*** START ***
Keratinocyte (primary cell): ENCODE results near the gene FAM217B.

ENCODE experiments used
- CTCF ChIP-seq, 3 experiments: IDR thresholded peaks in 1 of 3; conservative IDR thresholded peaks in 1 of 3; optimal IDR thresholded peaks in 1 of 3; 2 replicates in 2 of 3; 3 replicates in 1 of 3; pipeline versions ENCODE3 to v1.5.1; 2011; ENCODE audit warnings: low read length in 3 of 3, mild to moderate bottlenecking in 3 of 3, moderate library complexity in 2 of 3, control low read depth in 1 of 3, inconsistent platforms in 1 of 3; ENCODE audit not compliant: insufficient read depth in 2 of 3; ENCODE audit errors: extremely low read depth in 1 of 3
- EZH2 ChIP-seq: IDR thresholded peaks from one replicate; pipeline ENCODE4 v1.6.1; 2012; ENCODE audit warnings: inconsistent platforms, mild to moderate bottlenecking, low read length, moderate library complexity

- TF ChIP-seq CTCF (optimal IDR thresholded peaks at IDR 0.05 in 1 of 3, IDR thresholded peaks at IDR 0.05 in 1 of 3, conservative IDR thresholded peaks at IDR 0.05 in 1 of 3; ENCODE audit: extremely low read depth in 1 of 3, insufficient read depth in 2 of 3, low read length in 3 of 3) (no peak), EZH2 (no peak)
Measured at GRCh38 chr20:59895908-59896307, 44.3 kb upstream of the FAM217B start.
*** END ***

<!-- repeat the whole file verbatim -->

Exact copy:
Keratinocyte (primary cell): ENCODE results near the gene FAM217B.

ENCODE experiments used
- CTCF ChIP-seq, 3 experiments: IDR thresholded peaks in 1 of 3; conservative IDR thresholded peaks in 1 of 3; optimal IDR thresholded peaks in 1 of 3; 2 replicates in 2 of 3; 3 replicates in 1 of 3; pipeline versions ENCODE3 to v1.5.1; 2011; ENCODE audit warnings: low read length in 3 of 3, mild to moderate bottlenecking in 3 of 3, moderate library complexity in 2 of 3, control low read depth in 1 of 3, inconsistent platforms in 1 of 3; ENCODE audit not compliant: insufficient read depth in 2 of 3; ENCODE audit errors: extremely low read depth in 1 of 3
- EZH2 ChIP-seq: IDR thresholded peaks from one replicate; pipeline ENCODE4 v1.6.1; 2012; ENCODE audit warnings: inconsistent platforms, mild to moderate bottlenecking, low read length, moderate library complexity

- TF ChIP-seq CTCF (optimal IDR thresholded peaks at IDR 0.05 in 1 of 3, IDR thresholded peaks at IDR 0.05 in 1 of 3, conservative IDR thresholded peaks at IDR 0.05 in 1 of 3; ENCODE audit: extremely low read depth in 1 of 3, insufficient read depth in 2 of 3, low read length in 3 of 3) (no peak), EZH2 (no peak)
Measured at GRCh38 chr20:59895908-59896307, 44.3 kb upstream of the FAM217B start.